I agree with Janet about Quilters Dream. I've used the Request loft on a number of quilts and absolutely love it. The batt feels and looks like an incredibly soft, thin blanket out of the pack. Because it's folded instead of rolled, it isn't as wrinkled or creased--that's important to me. Also, it doesn't pull or snag when you unfold the layers. I quilted with Warm & Natural--it is soft and feels nice, but it has slubs. It is far more dense which makes it less suitable for handquilting. The Hobbs 80/20 is scratchy when i'm quilting and has creases i find hard to get out. I made a Dresden Plate with the QDC batt, quilted it heavily and got a lovely antique look. It's very heavy and warm. I do use Thermore a good bit too. I live way down in south Georgia--it's very humid and hot, so most of the year we don't need quilts for warmth. it makes a lightweight cover. there isn't as much definition (it's often recommended for wall-hangings), but it is easy to care for. I used it for my son's dorm quilt since he is hotnatured and it will be easy to wash. I'm glad Janet started this topic. ithink the batt is so important and most people don't think about it since it "doesn't show." It really does show--just as the quality of the fabric you use does.
Joanna, I know quite a few people like to hand quilt using Warm & Natural, but I agree with you that it is so dense that I found it very hard to hand quilt. It is okay for machine quilting though so I do buy it on occasion with my coupons from Joanns. I had a lot of trouble with a Hobbs batting a few yrs ago. I sent them a complaint & I will say that they were very nice about this and sent me a new batt, which worked much better. Even with that I still prefer the QDC batting!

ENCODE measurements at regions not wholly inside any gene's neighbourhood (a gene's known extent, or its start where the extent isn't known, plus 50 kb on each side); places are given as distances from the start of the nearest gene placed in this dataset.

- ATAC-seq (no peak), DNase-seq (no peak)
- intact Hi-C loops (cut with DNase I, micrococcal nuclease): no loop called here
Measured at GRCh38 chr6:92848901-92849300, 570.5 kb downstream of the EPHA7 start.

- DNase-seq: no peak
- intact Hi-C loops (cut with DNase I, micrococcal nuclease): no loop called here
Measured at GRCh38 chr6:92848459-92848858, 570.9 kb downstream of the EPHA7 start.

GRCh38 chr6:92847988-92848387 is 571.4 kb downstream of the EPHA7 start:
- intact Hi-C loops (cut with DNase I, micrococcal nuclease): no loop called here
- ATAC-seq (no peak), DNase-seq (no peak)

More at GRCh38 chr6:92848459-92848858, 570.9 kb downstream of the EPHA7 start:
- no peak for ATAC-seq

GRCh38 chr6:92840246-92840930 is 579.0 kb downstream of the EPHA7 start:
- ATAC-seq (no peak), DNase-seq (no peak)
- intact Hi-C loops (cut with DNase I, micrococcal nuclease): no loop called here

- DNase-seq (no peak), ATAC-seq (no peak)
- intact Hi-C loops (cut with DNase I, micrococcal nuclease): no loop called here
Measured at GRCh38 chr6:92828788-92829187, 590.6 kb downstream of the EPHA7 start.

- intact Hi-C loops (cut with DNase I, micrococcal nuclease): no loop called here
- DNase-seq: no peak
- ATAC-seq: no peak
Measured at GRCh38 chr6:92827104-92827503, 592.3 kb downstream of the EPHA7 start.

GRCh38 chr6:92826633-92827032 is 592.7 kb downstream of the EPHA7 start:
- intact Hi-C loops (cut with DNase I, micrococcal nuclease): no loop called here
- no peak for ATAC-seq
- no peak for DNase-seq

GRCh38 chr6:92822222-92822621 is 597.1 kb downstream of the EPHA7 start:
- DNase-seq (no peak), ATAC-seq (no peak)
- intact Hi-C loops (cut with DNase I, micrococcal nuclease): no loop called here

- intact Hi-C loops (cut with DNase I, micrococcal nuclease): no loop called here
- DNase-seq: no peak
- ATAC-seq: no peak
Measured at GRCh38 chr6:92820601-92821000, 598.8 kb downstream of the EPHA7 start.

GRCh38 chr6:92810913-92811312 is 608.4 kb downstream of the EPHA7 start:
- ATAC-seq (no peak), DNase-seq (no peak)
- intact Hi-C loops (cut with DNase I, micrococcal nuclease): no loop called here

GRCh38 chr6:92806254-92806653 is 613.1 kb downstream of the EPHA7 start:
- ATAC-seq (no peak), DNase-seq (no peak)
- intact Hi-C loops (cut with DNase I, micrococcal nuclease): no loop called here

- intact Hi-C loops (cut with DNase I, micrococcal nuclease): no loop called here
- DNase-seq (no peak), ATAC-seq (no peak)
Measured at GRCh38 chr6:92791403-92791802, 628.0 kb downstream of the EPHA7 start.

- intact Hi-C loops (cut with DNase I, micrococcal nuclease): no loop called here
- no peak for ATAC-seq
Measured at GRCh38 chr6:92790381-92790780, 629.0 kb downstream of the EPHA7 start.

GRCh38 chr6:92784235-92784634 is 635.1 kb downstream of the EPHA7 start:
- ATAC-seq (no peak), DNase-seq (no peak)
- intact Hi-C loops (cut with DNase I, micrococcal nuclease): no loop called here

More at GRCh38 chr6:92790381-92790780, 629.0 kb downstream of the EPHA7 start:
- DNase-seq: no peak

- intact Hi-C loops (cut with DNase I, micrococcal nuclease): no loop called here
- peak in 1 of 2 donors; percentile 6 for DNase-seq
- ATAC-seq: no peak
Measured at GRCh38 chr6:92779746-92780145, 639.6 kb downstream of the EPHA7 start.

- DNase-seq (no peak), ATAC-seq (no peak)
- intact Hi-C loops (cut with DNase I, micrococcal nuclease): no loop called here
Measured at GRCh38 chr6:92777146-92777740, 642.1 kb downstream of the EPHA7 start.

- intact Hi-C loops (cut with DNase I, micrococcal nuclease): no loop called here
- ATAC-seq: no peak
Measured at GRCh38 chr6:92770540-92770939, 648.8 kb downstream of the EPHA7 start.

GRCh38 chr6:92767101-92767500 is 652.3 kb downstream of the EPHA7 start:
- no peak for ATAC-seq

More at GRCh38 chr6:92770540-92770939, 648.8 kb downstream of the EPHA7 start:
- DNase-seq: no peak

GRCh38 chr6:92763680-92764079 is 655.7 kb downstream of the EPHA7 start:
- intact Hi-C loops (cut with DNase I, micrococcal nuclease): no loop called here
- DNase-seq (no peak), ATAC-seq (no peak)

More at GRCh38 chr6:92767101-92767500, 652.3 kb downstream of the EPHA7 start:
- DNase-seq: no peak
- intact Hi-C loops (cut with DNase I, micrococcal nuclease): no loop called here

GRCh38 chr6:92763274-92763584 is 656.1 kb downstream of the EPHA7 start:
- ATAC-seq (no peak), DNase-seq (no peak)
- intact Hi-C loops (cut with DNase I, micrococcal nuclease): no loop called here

Janet--you are right to note that this is a very personal thing--what works for me might not work for someone else. And i know a lot of machine quilters and hand quilters swear by W&N. I appreciate the time and thought you put into your answers--your comments have been really helpful to me.
Joana, would you be willing to post a review of the Thermore? I've not heard of it, but have been interested in batts that could be used in "summer" quilts.
Both my husband and I perspire a lot when we sleep, so I thought a lighter quilt might work for us. Not having been able to find or produce one, I've just used a cotton spread on our bed during the summers.
I'd read that flannel could be used instead of batt for a "summer" quilt, but have hesitated to try it.
Your experience with Thermore would be really interesting to read!
Schatze--i would love to talk about this batting. thermore is advertised as being the thinnest batting on the market, and it is guaranteed not to beard. I have tried a lot of different battings (Fairfield, Hobbs, Mountain Mist, QDC) and i think it lives up very well to its claims. The batting is extremely thin--i think its supposed to be 1/16 inch. Unlike some other thin polyester battings i've tried, Thermore is consistent in thickness (or thinness). It unfolds easily; while it clings to itself a bit, it doesn't pull or snag, creating thinner places in the batting. I've used in quilts that were made to be used fairly hard and which would require more washing than usual. It has held up well without shrinking or bunching. It needles beautifully--i get the smallest and most consistent stitch count with this batting. Connecting Threads carries it --which is very nice for someone like me who has to drive 75 miles to get to a fabric store with batting. I save all the scraps because Thermore is nice to use for placemats and tabletoppers. I think you would like it for a light bedcover.
I have heard of using flannel, but i don't see how it would give enough body to the quilt to work. I have one of my great-grandmother's tops which was quilted by the ladies in one of my dad's churches. They used fleece blankets for the batting--but then they also used a sheet for the backing. This top was quilted for me as a wedding present and is a treasure, but i don't think we have ever slept under it.